SELKIRK, Man.-Mark Pegg has traded the classroom for a fishing boat again this summer to catch and tag channel catfish on the Canadian side of the Red River.
Tough job, as the old saying goes, but someone's got to do it.
A fish ecologist and instructor at the University of Nebraska-Lincoln, Pegg is faculty adviser for a tagging study seeking to learn more about the population and movements of channel catfish on the Red River.
The study, a partnership between the Manitoba Fisheries Branch and UNL, launched in 2012. Since then, Pegg and a small crew of Nebraska students have tagged about 13,000 channel catfish on the Canadian portion of the Red River from the border at Emerson, Man., to Lake Winnipeg.
The Manitoba Fish and Wildlife Enhancement Fund has provided funding support, Pegg said, and the Minnesota Department of Natural Resources and the North Dakota Game and Fish Department are collaborating on the project. The DNR tagged about 500 cats on the U.S. portion of the river earlier this summer.
Manitoba, Minnesota and North Dakota share management of the Red River.
Monday afternoon, Pegg talked about the catfish study while tied up to a boat of anglers fishing the Red near Selkirk. He said the idea for the study surfaced during a 2010 catfish symposium in St. Louis, where he met two Manitoba biologists who were attending to learn more about channel catfish.
The fish weren't studied intensively in Manitoba, he said, despite the species' popularity among anglers and the Red River's reputation as one of the top catfish destinations in North America.
"It was like, 'Well, I can come up and have a look,' and it snowballed from there," Pegg said. "Most of this has been done on a hope and a prayer. We don't have good funding, and we've kind of nickeled and dimed it here and there. But I think we've been able to get some good information so far."
On the move
Stephen Siddons, a Nebraska graduate student, is overseeing the tagging study for his thesis project. The study has sparked the interest of catfish anglers on the U.S. side of the Red-especially the past two summers-because more than 35 tagged fish have shown up in Grand Forks and as far south as the Sheyenne River.
That's the kind of information fisheries managers like to have-especially when multiple agencies share management, as is the case on the Red. Pegg says nearly 200 tag returns have been reported just this summer, and about 500 since the study launched.
About 10 percent of those returns have come from upstream locations, including the Assiniboine River near Portage La Prairie, Man.
"That's a good couple hundred miles," Pegg said.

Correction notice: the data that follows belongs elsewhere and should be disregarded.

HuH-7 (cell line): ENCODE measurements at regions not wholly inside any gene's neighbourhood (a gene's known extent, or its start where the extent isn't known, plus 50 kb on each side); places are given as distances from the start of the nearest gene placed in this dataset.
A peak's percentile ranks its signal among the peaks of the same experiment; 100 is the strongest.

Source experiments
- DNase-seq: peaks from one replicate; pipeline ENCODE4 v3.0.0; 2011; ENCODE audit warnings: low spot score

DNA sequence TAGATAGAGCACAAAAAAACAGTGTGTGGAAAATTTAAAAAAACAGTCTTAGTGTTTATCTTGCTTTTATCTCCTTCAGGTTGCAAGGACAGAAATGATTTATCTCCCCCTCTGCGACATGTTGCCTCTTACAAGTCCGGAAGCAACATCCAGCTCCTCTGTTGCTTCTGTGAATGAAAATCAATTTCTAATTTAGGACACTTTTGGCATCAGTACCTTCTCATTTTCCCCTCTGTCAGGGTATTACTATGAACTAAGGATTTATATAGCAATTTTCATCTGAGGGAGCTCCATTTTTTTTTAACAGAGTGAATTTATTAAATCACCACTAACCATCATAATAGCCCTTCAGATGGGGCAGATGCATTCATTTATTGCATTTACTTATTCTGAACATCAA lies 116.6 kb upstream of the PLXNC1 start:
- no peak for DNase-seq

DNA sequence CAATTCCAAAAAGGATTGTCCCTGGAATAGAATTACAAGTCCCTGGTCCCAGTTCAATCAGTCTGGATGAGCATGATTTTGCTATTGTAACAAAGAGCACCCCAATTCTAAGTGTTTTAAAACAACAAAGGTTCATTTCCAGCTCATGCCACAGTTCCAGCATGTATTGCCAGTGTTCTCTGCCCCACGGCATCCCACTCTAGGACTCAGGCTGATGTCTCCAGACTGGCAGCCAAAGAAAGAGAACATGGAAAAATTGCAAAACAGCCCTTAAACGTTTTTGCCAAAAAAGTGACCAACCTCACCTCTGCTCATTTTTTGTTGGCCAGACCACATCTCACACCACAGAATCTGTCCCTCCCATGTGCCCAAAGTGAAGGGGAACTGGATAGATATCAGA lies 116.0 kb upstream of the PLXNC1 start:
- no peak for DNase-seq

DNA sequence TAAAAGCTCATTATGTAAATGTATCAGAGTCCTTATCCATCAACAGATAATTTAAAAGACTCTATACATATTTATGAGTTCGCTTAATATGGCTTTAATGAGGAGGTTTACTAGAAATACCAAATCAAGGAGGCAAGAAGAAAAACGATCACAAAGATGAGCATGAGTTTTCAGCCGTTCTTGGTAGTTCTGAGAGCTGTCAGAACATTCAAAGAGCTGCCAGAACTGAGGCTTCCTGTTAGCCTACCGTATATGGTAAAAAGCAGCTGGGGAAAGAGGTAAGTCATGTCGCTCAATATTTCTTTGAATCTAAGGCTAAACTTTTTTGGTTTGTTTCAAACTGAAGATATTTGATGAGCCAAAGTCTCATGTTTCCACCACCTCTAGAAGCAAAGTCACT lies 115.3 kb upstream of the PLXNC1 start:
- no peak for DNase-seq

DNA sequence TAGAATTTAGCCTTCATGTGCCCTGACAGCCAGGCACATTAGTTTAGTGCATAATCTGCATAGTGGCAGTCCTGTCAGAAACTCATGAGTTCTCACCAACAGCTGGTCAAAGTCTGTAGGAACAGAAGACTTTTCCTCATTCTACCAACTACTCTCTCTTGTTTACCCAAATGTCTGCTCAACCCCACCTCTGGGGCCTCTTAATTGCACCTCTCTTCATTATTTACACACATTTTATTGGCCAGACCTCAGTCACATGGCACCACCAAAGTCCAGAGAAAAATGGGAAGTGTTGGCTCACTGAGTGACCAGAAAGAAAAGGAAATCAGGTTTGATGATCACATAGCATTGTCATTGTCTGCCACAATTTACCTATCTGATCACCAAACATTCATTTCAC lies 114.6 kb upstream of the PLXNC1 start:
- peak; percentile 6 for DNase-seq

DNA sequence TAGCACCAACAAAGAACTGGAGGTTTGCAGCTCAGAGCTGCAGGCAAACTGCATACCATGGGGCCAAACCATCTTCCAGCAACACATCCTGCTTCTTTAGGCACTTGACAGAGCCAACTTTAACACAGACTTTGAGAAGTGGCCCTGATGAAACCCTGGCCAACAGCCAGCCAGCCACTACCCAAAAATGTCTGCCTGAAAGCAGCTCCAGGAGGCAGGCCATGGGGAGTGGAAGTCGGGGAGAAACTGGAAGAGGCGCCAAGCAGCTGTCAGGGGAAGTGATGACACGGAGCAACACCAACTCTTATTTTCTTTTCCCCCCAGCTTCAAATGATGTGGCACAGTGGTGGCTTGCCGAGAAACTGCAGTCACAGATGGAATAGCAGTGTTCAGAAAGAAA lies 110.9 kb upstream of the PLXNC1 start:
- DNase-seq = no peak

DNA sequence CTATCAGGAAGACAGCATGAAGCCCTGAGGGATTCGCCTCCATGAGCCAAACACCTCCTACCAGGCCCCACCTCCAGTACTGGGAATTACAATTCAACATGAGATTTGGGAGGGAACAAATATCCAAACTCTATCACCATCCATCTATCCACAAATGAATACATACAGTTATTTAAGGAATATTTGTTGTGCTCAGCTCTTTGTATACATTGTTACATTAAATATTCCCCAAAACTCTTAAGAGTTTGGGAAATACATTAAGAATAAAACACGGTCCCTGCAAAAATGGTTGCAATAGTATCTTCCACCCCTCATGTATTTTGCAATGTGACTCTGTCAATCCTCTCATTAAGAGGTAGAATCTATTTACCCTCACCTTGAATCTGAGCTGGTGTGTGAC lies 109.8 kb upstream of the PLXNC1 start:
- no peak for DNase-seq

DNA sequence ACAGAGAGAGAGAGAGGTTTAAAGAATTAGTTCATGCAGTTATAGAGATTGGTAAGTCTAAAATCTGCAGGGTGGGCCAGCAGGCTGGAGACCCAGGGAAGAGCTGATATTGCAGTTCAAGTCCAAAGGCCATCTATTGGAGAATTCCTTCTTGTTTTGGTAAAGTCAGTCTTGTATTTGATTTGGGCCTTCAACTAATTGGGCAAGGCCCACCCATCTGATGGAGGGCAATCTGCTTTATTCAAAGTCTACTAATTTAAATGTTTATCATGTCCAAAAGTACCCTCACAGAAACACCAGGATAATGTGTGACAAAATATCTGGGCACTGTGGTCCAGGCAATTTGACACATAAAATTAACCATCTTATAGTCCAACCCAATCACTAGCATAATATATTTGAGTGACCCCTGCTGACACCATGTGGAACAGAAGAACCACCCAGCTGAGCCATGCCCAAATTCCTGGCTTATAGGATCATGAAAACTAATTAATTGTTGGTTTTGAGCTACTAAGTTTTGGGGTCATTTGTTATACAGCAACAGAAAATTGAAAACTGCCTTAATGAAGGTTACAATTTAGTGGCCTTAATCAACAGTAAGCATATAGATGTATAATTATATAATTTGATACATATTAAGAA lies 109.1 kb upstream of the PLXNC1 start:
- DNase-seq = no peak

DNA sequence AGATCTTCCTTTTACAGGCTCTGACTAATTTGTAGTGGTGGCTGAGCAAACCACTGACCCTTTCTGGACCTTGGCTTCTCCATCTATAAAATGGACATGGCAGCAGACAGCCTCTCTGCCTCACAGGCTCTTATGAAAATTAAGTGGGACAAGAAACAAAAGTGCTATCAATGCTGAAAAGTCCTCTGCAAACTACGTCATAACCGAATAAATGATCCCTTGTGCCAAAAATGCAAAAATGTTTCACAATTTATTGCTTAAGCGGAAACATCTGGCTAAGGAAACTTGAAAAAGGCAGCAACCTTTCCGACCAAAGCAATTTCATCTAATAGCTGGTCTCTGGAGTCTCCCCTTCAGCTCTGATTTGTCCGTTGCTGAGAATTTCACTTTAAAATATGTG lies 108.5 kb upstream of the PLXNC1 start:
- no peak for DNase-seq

The orange-colored tags, which are inserted near the dorsal fin, are patterned after the price tags clothing stores use and will stay in place 10 years. Catfish are captured by hook and line and with hoop nets, and the biggest fish are caught by angling, said Pegg, who has been in Manitoba since late May and will spend his time fishing and tagging through August.
"I try not to go home without catching 20 or more catfish in a day," he said. "Some days, I make it; some days, I don't. It just kind of depends on the weather, too."
Siddons is the only student dedicated to the project, but Pegg says other students occasionally trek north to help out with the tagging work.
"If we have time and we're not booked on other projects, I try to make sure other students get a chance to come up, as well, because it's a very unique experience," Pegg said. "The students get to interact with a lot of the other biologists" in the province.
Before 2014, Pegg said most of the tagging effort focused on the Red from the St. Andrews Lock and Dam in Lockport, Man.-the last major barrier on the Red River-downstream to Lake Winnipeg. Last year, he said, they spent four weeks tagging in Winnipeg and four weeks tagging near the border at Emerson.
Catfish from those stretches of river have shown up in Grand Forks, as well.
Besides tagging fish, Pegg says plans are in the works for a pilot study to install radio transmitters in 12 to 15 catfish to gather even more detailed information on where the fish move. That's a small sample, Pegg says, but if everything works, partners will seek funding to buy 15 to 20 additional transmitters.
As part of the pilot study, several "listening stations" will be set up along the river to provide alerts when the radioed fish swim past, Pegg said. That way, crews won't have to actively track the fish.
As a complement to that research, Pegg says they plan to look at the chemistry structure of the fish to see where they've spent time. Each body of water, he says, has a specific "signature" that shows up in the bones of fish.
"The Red River has a specific signature, Lake Winnipeg has a different signature, the Winnipeg River-all the rivers have different signatures," Pegg said. "It's not going to be an exact month-to-month, play-by-play, but at least it gives an idea of length of time in terms of how long the bone has been growing."
Pegg says he hopes to continue working on the Red as long as he can find funding.
"As long as I can afford to keep coming up here," he said. "We've got at least a couple more years with the telemetry work if all goes well."